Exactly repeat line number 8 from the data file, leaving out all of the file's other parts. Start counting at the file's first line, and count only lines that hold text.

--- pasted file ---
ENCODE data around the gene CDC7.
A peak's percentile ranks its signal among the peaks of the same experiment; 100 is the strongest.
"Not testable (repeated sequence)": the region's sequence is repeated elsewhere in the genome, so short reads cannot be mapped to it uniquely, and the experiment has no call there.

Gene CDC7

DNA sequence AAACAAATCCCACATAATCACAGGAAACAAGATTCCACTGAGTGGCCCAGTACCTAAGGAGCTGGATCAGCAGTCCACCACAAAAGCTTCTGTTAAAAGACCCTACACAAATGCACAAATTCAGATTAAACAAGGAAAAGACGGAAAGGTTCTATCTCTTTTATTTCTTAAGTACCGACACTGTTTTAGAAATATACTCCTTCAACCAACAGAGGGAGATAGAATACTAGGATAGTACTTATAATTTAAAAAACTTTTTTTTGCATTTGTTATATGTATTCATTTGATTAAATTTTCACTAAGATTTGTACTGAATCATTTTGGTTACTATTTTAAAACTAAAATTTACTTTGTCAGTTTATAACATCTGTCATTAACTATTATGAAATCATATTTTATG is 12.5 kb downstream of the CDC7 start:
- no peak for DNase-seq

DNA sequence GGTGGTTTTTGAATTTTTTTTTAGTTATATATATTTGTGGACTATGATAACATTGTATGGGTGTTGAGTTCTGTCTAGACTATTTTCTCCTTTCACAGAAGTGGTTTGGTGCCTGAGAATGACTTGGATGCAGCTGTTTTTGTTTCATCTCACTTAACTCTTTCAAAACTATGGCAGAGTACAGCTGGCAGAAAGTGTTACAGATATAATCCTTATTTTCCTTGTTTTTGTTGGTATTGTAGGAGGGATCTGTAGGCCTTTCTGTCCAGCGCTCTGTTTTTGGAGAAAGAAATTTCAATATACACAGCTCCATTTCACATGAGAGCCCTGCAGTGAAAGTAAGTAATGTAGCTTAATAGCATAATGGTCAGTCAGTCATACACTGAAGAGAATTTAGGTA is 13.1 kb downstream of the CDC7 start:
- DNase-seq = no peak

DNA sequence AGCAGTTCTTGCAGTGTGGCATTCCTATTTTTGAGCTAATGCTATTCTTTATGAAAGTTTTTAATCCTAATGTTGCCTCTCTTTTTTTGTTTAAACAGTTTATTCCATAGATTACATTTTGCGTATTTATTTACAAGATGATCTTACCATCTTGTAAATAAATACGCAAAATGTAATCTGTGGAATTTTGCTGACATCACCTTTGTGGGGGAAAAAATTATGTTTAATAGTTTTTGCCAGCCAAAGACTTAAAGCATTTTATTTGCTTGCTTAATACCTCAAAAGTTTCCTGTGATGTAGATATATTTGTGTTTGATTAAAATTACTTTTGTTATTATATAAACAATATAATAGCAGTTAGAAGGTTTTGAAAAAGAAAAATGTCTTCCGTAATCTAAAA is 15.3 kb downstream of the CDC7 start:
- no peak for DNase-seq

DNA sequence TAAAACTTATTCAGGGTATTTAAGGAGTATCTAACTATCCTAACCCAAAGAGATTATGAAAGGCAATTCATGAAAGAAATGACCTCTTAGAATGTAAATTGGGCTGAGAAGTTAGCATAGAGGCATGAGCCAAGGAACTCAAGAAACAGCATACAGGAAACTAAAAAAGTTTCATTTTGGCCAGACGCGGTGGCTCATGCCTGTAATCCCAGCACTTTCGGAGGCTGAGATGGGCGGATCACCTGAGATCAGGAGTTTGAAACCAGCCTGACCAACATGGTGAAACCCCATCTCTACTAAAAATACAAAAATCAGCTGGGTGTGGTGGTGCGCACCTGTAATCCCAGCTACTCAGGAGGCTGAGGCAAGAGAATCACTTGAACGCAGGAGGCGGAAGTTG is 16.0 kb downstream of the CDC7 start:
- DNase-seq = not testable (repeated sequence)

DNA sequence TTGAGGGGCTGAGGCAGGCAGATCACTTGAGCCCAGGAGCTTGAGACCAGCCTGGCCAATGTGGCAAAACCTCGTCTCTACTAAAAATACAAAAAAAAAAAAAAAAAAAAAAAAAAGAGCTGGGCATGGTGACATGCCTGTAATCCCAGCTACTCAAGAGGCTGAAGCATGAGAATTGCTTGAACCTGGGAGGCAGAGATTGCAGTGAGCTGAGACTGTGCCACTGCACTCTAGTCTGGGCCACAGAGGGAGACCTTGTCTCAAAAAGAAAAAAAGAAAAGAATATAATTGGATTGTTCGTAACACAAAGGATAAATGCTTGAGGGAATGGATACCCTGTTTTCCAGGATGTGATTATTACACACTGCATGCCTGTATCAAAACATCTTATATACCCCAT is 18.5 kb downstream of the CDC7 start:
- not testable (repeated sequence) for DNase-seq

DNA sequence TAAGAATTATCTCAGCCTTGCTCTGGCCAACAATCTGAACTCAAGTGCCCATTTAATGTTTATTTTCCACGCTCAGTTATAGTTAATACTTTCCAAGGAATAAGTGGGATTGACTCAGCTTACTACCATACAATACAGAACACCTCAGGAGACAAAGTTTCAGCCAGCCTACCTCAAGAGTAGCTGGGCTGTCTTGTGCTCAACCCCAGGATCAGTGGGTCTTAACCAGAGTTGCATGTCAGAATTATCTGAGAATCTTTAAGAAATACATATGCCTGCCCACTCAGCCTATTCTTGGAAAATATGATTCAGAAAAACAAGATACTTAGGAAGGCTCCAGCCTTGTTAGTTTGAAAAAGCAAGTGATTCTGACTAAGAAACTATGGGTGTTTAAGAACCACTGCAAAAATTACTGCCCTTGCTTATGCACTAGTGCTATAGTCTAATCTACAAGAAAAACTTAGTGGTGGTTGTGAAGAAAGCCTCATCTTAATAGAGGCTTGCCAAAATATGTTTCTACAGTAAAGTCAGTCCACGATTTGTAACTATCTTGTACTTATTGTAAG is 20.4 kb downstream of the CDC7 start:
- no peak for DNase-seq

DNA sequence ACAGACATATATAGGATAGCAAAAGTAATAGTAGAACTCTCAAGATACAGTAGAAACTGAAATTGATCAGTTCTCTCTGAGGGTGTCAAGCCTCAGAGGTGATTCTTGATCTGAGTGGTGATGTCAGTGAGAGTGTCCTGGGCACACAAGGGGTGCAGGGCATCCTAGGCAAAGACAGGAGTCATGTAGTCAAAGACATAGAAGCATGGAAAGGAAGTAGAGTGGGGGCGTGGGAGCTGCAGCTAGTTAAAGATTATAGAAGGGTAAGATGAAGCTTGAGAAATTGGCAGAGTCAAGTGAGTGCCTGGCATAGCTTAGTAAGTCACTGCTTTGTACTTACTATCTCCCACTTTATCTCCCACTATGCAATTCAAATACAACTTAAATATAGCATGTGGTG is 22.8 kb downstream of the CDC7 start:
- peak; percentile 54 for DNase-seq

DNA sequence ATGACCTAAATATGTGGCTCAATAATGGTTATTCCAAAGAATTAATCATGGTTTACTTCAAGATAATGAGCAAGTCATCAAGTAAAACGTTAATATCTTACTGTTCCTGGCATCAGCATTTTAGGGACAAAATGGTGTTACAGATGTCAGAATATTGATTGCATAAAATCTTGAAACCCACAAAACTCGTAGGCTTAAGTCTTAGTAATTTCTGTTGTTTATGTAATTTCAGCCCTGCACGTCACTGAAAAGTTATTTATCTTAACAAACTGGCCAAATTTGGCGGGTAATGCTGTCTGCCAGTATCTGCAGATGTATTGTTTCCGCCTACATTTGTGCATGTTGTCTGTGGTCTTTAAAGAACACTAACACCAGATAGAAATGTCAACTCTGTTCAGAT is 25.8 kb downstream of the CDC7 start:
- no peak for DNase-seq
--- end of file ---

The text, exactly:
- DNase-seq = no peak